A Wealth of Non-Healthcare Graduates

In the U.S., medical records and health information technician jobs do not require healthcare degrees. Usually, employees in this category are high school graduates who took training courses that teach the relevant skills for the job. This educational profile may pose quality risks for medical coding and billing positions, given the lack of higher education among new entrants. In the Philippine setting, where college graduates from different disciplines abound, this risk may be significantly reduced by having career shifters with no healthcare background, enroll in medical terminology and anatomy courses.

The acceptability of non-healthcare graduates participating in medical records and health information technician jobs is further validated by the fact that professional certification organizations such as AAPC (American Academy of Professional Coders) and AHIMA (American Health Information Management Association) themselves offer these preparatory or bridging courses online.

 

Current State of the Industry

The Philippine Medical Coding industry began to gain momentum in the second half of 2011 and early 2012. From a few hundred coders in

2010, the medical coder headcount in the Philippines has risen to a current number of approximately 2,000 heads. This is made up of a mixture of certified and non-certified coders. Certified coders are mostly CPCs, with a few hundred CCS-certified coders.

The Future is Bright!

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The Healthcare Information Management Association of the Philippines (HIMAP) paints a very positive picture for this budding industry, conservatively forecasting a whopping 303% increase in FTEs from

109,000 in 2015 to 331,000 in 2020. Conservative growth in revenue forecasted is at 343% from USD1.737B in 2015 to USD5.965B in 2020.

Is Medical Coding right for you?

The Certification and Coaching Organization lists the top skills needed to be successful as a Medical Coder:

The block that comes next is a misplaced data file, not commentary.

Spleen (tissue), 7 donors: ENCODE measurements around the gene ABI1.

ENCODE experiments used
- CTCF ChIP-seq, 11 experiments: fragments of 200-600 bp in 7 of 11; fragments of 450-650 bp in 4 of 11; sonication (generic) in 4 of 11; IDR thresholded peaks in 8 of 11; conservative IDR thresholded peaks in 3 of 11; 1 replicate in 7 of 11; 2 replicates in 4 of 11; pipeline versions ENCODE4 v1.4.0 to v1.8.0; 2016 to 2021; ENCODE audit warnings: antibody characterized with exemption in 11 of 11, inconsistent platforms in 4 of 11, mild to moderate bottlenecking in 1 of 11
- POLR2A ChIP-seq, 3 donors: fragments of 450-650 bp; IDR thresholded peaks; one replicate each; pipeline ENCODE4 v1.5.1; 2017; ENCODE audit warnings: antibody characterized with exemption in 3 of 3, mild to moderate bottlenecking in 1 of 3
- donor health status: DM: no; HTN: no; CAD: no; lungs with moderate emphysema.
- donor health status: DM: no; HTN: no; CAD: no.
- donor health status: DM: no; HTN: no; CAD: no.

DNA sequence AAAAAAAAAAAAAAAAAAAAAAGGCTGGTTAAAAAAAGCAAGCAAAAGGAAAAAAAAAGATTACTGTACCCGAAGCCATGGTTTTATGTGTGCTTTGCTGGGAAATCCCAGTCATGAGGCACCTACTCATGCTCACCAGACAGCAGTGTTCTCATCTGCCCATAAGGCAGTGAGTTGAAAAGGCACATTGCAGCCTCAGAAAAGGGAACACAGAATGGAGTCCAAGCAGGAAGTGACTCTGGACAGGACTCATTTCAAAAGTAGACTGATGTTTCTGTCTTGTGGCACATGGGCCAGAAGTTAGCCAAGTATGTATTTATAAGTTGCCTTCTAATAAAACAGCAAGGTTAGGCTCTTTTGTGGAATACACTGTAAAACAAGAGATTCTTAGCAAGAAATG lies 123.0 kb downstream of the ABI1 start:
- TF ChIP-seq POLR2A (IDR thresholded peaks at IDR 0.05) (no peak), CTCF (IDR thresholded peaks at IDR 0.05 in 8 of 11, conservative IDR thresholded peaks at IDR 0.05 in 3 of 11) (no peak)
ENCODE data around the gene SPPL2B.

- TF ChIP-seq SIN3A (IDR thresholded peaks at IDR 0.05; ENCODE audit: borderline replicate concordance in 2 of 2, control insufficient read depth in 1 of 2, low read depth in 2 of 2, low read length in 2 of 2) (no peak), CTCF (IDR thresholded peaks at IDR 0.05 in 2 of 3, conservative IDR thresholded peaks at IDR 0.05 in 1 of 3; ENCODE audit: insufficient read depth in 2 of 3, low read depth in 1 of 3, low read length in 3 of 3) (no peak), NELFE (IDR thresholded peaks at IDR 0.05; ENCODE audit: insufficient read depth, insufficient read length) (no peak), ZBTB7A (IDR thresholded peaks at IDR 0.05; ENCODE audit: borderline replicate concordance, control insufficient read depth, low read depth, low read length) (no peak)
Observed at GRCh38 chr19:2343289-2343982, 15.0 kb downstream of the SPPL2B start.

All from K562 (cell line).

• Top-notch attention to detail
  • Analytical and evaluation skills
  • Drive and determination
  • Open to change
  • Computer skills and navigation

Unlike most BPO accounts, medical coding is a back office post, and requires no direct interaction with the patients or clients. This allows for greater flexibility in work shifts. Medical coders require training in medical terminology as well as to get certification.

 

Quick Return of Training Investment

The training investment for bridging (i.e., medical terminology and anatomy) and certification courses for non-healthcare graduates can be quite substantial.

However, the potential wages in medical records and medical information technician jobs in the Philippines makes the learning investment worthwhile.

Even with the lowest pay of certified coders, the training and certification investment for bridging and certification courses can be recouped within the first four months on the job. When newly-trained medical coders usually get paid a basic salary of PhP25,000 per month, experienced certified coders will usually ask for twice that price to move to a new startup company. Coders with CCS certification will ask for an even higher rate, asking for as high as PhP60,000 per month

Training and Certification

Success rates for the CPC exam in the Philippines have been very high, with a certification rate of >95%. This can be attributed to the high intake standards of medical coder training companies.

Time for a Career Shift?  We CAN help!

It starts with a decision to start a career in an industry that possesses unlimited potential fo growth. Healthcare and non-healthcare graduates can take part in this revolution by learning the rudiments of the trade and seeking US certification.

The Philippine Medical Coding Academy of TeleDevelopment Services (TDS) offers a medical terminology and anatomy course for career shifters who want to position themselves in the healthcare BPO industry. They also offer medical coding courses that culminate in the certification exams for the AAPC.

Related: Top Caliber Coding Instructor Accredited

The Philippine Medical Coding Academy (TDS) is the best place to obtain healthcare BPO training.

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Why choose The Philippine Medical Coding Academy (TDS)?

  • TDS trainers are experienced medical coders and medical coding instructors, aside from being licensed medical professionals (MDs, RNs, USRNs)
  • TDS trainers possess certification from the

AAPC (CPC, CPC-I) and AHIMA (CCS)

  • TDS is the ONLY training institution in the Philippines that has an in-house CPC-I with an active instructor license.
  • TDS trainers have more than 20 years of experience in the healthcare BPO industry, having participated in production and management of medical coding, indexing, abstracting, writing, content creation, and healthcare data management projects.
  • TDS trainers have more than 40 years of experience in clinical and academic health sciences.

 

Let us help you get started on your exciting, new career today!